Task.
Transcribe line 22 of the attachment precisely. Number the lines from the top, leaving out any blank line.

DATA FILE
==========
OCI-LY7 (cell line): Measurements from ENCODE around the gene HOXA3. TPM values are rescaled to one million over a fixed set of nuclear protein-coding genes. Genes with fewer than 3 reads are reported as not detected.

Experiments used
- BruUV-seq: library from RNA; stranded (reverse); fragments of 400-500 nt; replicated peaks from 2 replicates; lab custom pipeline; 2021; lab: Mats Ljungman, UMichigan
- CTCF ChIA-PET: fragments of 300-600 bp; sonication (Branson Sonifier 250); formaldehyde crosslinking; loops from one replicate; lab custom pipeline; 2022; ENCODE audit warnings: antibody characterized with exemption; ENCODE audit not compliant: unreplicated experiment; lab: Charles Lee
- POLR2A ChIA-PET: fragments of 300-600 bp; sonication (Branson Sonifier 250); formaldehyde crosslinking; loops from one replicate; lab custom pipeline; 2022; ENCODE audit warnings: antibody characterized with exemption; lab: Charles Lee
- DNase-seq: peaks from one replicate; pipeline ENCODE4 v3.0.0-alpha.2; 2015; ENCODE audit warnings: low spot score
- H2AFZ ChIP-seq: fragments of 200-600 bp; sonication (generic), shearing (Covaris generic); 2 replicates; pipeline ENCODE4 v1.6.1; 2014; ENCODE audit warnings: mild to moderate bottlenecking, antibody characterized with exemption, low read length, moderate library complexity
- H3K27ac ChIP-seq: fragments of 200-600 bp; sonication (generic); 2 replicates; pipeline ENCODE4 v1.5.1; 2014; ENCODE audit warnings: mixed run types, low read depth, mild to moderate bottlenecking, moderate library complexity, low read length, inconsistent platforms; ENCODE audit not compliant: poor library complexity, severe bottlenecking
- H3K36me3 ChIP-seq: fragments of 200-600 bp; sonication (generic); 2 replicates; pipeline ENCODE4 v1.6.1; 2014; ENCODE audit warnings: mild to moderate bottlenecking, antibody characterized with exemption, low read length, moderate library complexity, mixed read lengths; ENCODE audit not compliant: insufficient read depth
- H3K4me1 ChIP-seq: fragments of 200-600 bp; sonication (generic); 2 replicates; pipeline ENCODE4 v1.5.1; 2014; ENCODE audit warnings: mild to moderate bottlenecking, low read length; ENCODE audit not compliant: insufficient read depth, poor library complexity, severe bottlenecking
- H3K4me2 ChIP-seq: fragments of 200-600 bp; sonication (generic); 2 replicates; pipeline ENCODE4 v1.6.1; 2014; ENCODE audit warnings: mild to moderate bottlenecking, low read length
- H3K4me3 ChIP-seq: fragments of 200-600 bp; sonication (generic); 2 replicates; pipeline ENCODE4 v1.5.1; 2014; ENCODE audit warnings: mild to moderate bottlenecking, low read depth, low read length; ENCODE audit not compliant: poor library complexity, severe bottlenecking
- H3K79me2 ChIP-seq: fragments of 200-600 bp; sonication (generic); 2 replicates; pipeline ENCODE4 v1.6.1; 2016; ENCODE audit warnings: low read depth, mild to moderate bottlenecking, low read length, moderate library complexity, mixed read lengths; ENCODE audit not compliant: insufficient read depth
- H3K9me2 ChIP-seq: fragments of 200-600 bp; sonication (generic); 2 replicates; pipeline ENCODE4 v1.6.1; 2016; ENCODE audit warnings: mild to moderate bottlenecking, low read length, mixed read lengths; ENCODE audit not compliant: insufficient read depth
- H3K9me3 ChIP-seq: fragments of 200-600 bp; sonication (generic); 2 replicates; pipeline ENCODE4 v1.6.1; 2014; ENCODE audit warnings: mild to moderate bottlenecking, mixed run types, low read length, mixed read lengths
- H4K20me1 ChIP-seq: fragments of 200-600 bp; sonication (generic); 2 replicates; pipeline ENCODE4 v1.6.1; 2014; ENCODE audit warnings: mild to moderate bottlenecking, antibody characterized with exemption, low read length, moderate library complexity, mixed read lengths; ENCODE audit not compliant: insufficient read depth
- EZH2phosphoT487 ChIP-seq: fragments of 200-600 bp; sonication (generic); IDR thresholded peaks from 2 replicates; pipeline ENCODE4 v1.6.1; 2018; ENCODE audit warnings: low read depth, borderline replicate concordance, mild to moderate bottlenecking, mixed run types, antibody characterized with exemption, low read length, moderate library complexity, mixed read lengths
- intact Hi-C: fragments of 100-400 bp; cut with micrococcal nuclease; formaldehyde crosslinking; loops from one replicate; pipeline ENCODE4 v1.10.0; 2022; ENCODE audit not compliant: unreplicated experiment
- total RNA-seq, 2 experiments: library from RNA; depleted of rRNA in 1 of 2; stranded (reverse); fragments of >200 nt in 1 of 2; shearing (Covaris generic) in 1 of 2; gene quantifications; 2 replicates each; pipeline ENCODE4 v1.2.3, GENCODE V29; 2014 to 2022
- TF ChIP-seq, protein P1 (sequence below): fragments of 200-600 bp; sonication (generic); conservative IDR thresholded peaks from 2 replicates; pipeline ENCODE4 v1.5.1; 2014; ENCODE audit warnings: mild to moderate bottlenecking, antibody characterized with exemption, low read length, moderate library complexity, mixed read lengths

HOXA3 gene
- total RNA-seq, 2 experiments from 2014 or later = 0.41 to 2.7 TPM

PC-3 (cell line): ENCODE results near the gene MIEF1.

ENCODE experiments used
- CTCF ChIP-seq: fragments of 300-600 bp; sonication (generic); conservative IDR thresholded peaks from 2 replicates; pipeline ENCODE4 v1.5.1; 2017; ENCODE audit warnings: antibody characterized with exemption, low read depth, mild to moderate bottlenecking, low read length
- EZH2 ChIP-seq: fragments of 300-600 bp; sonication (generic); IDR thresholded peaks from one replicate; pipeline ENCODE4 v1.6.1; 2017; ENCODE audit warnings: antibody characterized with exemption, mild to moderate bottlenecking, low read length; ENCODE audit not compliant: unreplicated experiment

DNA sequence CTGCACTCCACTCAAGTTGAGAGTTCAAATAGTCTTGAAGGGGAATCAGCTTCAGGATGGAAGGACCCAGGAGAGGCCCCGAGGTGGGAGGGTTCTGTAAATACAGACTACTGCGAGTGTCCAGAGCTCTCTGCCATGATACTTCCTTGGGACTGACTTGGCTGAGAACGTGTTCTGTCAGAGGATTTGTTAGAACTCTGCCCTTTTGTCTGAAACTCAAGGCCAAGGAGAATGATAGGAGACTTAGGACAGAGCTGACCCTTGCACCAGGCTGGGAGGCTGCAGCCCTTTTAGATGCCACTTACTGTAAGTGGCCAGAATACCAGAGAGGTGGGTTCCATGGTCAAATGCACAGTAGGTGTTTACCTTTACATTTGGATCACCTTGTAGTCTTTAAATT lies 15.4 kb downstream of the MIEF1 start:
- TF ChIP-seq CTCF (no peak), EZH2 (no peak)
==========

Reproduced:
- total RNA-seq, 2 experiments from 2014 or later = 0.41 to 2.7 TPM